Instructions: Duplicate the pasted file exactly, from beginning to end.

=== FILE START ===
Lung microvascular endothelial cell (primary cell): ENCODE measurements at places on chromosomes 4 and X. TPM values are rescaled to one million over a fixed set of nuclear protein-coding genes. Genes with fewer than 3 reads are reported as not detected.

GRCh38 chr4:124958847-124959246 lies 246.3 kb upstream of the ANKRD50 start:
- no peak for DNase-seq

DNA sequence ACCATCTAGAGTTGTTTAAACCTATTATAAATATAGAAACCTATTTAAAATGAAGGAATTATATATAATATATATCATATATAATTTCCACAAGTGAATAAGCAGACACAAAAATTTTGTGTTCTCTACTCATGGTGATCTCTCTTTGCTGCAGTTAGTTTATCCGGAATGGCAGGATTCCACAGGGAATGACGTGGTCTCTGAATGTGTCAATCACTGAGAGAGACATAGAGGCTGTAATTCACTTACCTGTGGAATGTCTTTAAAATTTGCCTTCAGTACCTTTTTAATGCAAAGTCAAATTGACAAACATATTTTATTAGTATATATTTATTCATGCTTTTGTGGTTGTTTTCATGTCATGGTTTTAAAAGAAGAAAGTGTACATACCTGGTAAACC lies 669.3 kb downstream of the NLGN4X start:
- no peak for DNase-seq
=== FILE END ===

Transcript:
Lung microvascular endothelial cell (primary cell): ENCODE measurements at places on chromosomes 4 and X. TPM values are rescaled to one million over a fixed set of nuclear protein-coding genes. Genes with fewer than 3 reads are reported as not detected.

GRCh38 chr4:124958847-124959246 lies 246.3 kb upstream of the ANKRD50 start:
- no peak for DNase-seq

DNA sequence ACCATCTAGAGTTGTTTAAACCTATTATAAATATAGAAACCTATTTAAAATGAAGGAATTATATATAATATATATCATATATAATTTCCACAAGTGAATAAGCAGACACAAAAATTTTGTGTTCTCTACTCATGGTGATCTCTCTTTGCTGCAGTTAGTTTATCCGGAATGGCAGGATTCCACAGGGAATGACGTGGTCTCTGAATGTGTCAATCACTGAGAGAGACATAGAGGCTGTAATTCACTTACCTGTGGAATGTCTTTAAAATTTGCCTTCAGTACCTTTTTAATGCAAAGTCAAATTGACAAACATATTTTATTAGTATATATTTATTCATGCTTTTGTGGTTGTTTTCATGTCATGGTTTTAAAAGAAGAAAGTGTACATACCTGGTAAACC lies 669.3 kb downstream of the NLGN4X start:
- no peak for DNase-seq